In my experience, feedback is the unsung hero of IT. We don’t give it enough credit. Often, we don’t get or take the time to listen to analyze the feedback and assess the impact of changes to IT systems.
The rate of change in IT is very high and keeps increasing. Some changes are even out of our control, and we still must deal with them. So, most of the time, we estimate based on the experience instead of fact-checking because we can’t keep up.
But what if you could get feedback automatically? How do you know which feedback to focus on?
What if questions
The “what if” questions you think of while working on something are the best guidance for that.
We all know the feeling of… “ooooeeeeh what does this button do…
From trying, we learn, and the “what if” questions will lead us to the boundaries of what’s possible. The boundaries are where the magic happens. Boundaries tell us what our playing field is, and from that, we can map business needs to technology much better.
Whether you are building something completely new, updating a business application, or just changing the configuration, you will always have an opportunity to learn by giving in to your curiosity, and you only need time. Especially when you think outside the box and are not just executing what you are tasked with, you can find better ways to do things.
Answering all questions that pop into our minds is a lot of work, of course. We don’t have that much time. And who are we going to ask for feedback? End-users are the consumers of IT, so they are the absolute best people for the job but imagine having to bother them for feedback which each change that happens.
Anchor point and User Experience
With all the complex changes in IT, we need two things to help us keep control.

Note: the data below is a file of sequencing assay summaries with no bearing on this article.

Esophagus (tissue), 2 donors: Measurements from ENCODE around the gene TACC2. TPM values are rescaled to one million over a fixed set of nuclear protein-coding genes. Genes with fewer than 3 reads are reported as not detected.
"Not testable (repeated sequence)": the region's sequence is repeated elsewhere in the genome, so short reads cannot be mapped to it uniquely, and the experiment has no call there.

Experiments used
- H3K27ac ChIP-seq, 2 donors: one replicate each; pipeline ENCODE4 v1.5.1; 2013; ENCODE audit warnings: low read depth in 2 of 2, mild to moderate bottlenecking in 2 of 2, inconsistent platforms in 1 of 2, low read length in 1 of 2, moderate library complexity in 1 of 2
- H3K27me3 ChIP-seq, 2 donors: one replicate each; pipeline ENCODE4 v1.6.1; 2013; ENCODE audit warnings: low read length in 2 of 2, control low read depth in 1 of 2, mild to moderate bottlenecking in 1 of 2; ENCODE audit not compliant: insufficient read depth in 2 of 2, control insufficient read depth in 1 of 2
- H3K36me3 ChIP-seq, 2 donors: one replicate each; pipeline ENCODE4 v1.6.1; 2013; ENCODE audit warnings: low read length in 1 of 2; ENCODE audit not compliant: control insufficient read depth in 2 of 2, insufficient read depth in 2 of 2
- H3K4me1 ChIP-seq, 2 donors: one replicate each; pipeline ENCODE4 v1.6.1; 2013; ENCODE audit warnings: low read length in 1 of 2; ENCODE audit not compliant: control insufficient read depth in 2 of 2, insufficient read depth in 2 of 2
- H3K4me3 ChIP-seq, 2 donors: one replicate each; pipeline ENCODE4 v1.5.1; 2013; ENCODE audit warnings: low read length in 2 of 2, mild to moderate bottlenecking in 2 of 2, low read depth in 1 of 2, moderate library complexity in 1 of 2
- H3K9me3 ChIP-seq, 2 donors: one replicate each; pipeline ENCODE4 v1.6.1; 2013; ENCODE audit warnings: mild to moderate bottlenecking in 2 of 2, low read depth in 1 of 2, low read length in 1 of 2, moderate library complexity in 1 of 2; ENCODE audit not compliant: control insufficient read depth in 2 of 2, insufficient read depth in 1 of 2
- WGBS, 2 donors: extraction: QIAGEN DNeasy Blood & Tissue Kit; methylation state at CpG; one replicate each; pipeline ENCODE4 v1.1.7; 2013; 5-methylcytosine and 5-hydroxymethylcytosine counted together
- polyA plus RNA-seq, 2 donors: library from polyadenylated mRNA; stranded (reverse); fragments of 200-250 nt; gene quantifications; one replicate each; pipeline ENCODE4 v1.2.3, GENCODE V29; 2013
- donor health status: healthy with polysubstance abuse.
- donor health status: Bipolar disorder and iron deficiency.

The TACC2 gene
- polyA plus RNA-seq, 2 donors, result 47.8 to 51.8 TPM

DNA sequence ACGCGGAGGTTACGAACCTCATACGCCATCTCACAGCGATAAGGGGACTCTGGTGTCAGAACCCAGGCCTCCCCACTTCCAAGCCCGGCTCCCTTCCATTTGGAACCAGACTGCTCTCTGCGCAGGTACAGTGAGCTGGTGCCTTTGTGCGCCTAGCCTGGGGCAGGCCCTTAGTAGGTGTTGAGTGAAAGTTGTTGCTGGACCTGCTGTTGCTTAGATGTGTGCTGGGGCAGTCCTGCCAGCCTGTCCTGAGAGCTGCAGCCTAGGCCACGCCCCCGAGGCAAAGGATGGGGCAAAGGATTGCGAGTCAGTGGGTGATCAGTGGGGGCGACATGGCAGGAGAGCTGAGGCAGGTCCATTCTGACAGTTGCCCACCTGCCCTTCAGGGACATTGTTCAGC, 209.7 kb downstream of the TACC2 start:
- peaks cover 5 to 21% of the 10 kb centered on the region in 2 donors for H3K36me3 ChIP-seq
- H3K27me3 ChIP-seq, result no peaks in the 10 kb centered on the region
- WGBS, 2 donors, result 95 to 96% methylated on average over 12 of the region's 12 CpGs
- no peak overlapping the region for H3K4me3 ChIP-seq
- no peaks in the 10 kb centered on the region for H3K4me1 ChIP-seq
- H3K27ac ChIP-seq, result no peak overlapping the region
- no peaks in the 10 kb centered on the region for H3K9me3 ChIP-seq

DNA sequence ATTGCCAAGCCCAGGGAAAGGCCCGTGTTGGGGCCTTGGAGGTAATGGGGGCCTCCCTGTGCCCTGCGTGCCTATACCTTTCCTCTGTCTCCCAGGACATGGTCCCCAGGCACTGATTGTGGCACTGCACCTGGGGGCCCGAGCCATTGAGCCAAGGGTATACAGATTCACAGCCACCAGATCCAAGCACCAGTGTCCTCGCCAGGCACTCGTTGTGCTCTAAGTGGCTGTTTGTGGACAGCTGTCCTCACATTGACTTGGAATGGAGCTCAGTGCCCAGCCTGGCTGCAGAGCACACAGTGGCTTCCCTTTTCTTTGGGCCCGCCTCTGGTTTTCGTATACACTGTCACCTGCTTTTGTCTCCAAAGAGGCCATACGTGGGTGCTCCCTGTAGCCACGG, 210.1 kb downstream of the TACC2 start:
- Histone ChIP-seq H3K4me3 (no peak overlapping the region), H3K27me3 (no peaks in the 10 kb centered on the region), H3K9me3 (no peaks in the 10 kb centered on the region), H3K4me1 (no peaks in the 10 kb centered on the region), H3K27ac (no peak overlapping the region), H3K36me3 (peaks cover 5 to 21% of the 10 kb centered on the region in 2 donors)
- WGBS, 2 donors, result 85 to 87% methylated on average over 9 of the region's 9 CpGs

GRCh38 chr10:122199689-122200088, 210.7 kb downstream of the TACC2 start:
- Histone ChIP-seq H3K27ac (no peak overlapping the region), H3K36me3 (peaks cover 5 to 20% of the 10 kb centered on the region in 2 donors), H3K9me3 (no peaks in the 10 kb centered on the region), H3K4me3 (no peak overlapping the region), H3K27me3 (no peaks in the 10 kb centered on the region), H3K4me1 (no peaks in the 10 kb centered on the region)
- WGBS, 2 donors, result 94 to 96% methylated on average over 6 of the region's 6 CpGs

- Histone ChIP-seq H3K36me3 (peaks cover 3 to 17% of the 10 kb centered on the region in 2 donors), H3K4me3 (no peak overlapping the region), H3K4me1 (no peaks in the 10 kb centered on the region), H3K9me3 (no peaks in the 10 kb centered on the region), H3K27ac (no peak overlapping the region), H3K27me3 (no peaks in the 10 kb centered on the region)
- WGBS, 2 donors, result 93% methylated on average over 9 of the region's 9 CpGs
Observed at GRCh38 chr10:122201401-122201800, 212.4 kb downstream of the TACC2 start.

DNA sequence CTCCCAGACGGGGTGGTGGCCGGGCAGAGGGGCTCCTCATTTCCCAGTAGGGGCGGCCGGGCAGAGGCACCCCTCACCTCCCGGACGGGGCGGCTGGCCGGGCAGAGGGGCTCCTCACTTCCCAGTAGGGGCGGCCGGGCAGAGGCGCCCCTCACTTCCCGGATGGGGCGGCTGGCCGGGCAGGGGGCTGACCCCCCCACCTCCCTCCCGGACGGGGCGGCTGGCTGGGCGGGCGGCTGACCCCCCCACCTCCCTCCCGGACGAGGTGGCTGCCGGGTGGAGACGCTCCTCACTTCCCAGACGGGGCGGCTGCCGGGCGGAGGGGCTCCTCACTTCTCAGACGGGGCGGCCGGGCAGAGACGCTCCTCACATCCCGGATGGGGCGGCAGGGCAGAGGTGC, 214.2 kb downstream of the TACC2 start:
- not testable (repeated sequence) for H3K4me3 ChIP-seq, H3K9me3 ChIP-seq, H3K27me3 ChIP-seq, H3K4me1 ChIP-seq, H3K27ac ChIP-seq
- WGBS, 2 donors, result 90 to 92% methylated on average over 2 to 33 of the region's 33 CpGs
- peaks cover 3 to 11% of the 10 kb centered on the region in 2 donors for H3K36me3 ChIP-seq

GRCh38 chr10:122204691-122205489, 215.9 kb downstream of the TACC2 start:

First, we need an anchor point or something consistent that we can measure, rely on, and is universal across every IT system out there. User Experience is just that. User Experience or User interaction with IT systems hasn’t changed in years. We are still looking at a screen 8 hours or more a day and judge if something is fast, slow, or functional from what we see on screen.
Secondly, we need instant feedback to help us make the right choices when we make changes that could influence User Experience.
With these two things, we can ensure our IT is heading in the right direction no matter where we currently are. We can see the impact of each action and can steer when needed.
The anchor point and feedback become even more important when working in a team. It works much more manageable if everyone receives information from the same source and sees how their actions impact the common goal.
Integrating feedback to support decisions
When you integrate the feedback through automated testing, you will see that people are more aligned, projects finish more quickly, and you can be more confident about the outcomes of your undertakings. When feedback enables us to make the right choice at the right time, we can truly become proactive.
By integrating feedback into your decision-making and change management, you can achieve a continuous improvement flow. Make sure to request a trial and see how it is for yourself.